Iran Foreign Minister Mohammad Javad Zarif with the European Union’s Federica Mogherini on sidelines of UN General Assembly, September 2018 (Aleksandr Shcherbak/TASS)
Iran’s Foreign Minister Mohammad Javad Zarif has assailed the European Union over the failure to establish a financial link vital for Tehran’s troubled economy.
At the end of January, after four months of negotiations, the European Union launched a Special Purpose Vehicle for non-dollar trade. The arrangement for Iranian oil and other commodities and goods bypassed comprehensive US sanctions imposed in November, including on the Islamic Republic’s energy and financial sectors.
However, the SPV is limited, covering only a targeted set of products in the first instance. Iranian officials complained about “humiliating conditions”, such as European criticism of Iran’s missile research and developments and its activities — including alleged support of bomb and assassination plots — in Europe and the Middle East.
The Supreme Leader’s office has said that the prospect of links with Europe is over, but the Rouhani Government and Foreign Ministry have persisted.
On Sunday, Zarif complained at the Tehran ceremony for the launch of the Ministry’s Economic Diplomacy website. He said the Europeans n no longer have any excuse to delay the initiation of the SPV.
The Foreign Minister said the “preliminary meassure” of the January launch was inadequate. “[They] should not believe that the Islamic Republic will [continue to wait] for them,” he cautioned.
He accused European banks of following the US in refusing to accept aid offered by Iranians abroad for recovery efforts after destructive floods across the Islamic Republic.
A Nuclear Warning
Zarif followed up on Monday by chiding the Europeans that Iran can pursue uranium enrichment under the 2015 nuclear agreement between Tehran and the 5+1 Powers (US, UK, France, China, Russia, and Germany).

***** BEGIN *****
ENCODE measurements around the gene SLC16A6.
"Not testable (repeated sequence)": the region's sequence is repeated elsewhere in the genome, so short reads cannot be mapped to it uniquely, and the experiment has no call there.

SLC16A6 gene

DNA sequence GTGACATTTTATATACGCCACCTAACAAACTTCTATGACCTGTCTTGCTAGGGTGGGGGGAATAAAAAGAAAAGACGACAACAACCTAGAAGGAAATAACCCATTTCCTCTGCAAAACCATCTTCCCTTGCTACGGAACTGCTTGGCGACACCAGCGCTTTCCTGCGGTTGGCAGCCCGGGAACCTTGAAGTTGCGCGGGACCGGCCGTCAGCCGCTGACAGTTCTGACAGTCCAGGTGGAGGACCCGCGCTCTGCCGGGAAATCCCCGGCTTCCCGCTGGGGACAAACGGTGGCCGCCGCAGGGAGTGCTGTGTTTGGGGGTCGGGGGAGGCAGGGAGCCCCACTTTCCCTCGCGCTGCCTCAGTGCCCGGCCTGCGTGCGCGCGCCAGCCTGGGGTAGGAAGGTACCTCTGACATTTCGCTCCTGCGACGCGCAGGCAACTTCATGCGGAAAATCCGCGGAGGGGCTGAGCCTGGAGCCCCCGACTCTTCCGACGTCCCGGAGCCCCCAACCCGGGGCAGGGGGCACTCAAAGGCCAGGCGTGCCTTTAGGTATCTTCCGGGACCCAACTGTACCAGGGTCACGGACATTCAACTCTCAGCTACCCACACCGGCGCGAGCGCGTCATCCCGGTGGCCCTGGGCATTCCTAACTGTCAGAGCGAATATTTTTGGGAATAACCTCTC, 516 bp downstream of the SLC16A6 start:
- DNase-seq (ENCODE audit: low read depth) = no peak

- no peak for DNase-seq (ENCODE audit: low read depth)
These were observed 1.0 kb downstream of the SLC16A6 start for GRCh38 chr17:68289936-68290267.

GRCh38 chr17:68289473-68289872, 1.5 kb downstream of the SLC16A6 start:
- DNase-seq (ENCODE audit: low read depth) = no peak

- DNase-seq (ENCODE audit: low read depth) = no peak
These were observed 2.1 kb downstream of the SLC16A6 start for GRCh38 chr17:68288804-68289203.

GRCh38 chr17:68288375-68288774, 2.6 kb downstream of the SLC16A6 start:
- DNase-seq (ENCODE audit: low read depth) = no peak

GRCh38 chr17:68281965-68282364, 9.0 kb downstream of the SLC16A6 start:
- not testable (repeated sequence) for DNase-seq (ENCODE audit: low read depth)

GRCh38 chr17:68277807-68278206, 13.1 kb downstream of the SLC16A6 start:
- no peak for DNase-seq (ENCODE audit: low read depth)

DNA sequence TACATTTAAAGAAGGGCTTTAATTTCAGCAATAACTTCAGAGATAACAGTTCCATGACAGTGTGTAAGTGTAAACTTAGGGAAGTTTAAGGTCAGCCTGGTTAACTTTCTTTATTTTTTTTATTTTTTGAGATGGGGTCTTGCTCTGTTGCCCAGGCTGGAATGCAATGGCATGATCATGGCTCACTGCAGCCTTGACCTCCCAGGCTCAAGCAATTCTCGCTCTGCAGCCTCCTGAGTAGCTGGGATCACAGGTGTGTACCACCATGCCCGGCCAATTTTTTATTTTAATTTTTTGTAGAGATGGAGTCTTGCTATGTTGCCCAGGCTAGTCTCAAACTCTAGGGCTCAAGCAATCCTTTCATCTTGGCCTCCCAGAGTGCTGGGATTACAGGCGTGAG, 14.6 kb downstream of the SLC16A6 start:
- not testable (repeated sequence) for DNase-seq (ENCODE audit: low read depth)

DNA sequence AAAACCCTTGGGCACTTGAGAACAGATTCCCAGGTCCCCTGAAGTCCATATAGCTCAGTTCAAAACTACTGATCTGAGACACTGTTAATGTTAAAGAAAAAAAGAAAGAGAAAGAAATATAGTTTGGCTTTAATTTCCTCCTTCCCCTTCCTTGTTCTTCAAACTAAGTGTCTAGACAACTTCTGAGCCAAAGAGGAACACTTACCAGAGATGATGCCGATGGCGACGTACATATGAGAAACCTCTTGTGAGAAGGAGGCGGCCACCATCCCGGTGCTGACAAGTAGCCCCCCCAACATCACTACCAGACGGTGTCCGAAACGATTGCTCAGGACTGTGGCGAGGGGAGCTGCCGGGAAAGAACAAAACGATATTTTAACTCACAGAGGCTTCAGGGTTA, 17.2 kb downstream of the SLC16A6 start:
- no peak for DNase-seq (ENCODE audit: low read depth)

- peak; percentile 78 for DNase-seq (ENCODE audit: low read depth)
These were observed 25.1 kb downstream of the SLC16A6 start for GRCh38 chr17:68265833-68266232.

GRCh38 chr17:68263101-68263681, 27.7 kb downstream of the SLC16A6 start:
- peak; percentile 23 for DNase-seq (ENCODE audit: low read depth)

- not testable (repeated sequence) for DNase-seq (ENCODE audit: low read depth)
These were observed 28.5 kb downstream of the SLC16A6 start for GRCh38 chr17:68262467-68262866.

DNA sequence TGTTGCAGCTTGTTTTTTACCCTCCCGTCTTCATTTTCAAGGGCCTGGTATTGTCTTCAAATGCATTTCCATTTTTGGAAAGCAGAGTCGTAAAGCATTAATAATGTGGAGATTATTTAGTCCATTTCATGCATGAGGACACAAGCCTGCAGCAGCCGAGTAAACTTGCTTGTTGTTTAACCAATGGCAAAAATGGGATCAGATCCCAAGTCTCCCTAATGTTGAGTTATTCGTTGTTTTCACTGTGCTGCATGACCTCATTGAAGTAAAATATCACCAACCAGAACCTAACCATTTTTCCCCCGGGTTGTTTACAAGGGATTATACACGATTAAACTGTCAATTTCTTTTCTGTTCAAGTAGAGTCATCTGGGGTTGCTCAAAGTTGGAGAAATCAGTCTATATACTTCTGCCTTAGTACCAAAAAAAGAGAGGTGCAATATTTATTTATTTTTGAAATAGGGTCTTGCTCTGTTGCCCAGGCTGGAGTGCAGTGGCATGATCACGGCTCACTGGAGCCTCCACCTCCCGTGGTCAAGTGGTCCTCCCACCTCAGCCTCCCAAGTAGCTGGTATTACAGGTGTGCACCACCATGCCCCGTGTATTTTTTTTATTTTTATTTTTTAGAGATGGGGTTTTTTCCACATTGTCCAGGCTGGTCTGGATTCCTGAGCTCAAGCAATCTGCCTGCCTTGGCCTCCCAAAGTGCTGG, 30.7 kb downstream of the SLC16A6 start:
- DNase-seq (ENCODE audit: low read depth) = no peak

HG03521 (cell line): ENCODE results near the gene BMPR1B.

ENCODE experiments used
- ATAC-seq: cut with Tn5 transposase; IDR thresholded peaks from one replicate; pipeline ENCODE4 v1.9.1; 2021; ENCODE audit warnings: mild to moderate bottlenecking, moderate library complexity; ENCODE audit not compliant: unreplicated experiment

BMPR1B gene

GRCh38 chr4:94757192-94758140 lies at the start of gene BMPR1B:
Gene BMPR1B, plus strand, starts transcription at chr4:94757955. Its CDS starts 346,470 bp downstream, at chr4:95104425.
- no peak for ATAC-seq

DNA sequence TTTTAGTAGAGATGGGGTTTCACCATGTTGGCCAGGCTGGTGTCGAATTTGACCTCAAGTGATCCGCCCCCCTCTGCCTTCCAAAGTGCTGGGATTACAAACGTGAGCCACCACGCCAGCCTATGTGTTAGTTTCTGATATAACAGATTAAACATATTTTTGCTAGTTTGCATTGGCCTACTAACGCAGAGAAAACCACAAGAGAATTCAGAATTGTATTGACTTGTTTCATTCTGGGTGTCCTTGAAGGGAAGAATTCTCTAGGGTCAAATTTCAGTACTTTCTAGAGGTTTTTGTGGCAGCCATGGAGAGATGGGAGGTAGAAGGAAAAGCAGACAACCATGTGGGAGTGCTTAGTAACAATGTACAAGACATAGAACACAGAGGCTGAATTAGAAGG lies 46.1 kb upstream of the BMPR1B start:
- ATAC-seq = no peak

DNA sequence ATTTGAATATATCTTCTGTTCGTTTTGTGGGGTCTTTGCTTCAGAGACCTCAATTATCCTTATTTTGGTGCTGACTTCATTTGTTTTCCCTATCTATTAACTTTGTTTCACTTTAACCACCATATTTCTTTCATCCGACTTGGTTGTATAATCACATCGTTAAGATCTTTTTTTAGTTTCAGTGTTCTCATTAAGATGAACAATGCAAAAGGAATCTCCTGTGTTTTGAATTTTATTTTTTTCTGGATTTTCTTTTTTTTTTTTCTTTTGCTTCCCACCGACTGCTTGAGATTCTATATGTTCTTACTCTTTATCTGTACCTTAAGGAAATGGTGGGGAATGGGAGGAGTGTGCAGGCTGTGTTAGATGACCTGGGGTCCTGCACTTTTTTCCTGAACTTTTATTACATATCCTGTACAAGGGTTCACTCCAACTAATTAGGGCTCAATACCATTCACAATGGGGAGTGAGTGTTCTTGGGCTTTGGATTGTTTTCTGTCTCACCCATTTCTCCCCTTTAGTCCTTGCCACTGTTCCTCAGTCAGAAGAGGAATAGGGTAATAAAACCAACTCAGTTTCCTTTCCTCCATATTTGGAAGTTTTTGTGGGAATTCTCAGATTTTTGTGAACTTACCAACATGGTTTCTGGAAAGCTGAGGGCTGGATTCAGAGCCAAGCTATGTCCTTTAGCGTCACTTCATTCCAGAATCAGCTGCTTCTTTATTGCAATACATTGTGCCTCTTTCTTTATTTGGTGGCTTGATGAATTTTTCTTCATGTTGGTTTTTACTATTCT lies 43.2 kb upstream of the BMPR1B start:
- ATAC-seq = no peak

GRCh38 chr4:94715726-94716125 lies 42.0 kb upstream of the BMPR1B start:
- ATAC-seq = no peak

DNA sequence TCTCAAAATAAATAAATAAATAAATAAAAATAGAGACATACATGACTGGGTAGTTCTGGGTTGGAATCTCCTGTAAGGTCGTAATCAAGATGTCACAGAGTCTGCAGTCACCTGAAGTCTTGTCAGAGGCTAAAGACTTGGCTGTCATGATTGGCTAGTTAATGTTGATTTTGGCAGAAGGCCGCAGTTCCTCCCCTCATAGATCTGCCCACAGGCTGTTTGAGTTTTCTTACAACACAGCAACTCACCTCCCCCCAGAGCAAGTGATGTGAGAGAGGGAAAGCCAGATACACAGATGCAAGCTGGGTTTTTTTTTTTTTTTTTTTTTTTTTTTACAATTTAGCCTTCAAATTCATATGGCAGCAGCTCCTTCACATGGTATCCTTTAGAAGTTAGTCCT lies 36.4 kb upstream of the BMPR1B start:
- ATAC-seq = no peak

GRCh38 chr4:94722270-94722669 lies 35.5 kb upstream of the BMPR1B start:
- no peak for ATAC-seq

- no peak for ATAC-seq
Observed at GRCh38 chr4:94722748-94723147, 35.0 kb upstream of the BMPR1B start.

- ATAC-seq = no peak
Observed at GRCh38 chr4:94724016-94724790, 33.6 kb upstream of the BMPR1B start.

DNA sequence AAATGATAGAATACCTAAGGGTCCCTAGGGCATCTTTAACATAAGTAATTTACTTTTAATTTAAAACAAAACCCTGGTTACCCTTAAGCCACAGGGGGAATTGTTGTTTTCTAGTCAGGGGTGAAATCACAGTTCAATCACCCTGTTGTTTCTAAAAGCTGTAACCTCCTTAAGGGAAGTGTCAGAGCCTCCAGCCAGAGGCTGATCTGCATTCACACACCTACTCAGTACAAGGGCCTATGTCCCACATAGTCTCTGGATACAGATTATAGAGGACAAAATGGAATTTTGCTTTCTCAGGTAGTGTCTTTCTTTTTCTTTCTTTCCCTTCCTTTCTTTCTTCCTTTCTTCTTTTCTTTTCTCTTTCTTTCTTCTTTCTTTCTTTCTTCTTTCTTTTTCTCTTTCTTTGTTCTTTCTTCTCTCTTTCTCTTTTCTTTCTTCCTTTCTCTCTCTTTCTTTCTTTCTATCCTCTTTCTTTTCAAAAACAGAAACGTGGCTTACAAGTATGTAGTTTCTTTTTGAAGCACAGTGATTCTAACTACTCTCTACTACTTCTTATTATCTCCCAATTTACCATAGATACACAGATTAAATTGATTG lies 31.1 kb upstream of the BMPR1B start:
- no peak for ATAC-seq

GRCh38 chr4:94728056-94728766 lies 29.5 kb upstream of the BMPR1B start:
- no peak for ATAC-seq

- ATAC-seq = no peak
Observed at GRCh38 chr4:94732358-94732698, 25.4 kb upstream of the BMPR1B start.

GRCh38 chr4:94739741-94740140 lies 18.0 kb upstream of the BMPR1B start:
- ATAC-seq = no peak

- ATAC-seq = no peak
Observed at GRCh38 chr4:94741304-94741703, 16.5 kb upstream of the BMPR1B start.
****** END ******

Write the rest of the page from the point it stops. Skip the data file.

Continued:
Reminder to our E3 partners in #JCPOA: There is NO prohibition on the enrichment of uranium by Iran under #NPT, JCPOA or UNSCR 2231.
Neither now, nor in 2025 or beyond.
Might be useful for European partners to actually read the document they signed on to, and pledged to defend.
— Javad Zarif (@JZarif) April 15, 2019
Zarif was responding to France’s Ambassador to the US, Gerard Araud, who declared on Saturday: “It’s false to say that at the expiration of the JCPOA [nuclear deal], Iran will be allowed to enrich uranium.”
The tweet was later deleted from Araud’s account.
Iranian Deputy Foreign Minister Abbas Araqchi said Araud’s comments were “a major violation of the object and purpose of the JCPOA” and required “immediate clarification by Paris, or we act accordingly”. The Foreign Ministry also protested to the incoming French ambassador in Tehran.
Under the 2015 agreement, Iran can only enrich uranium to 3.67%. Tehran ceased production and shipped out stocks of 20% uranium, which potentially can be further enriched to more than 90% for military-grade nuclear weapons.
The exchange follows Iranian declarations that they will pursue research and development of uranium centrifuges, steps which the Europeans consider are limited by the deal.
Last Tuesday President Hassan Rouhani said Iran will develop highly-advanced centrifuges, in the wake of the US designation of the Revolutionary Guards as a “foreign terrorist organization”.
He declared, “You were afraid of IR1 centrifuges, today we unveiled IR6, and if you continue to walk down this road, you will see cascades of IR8 in the near future.”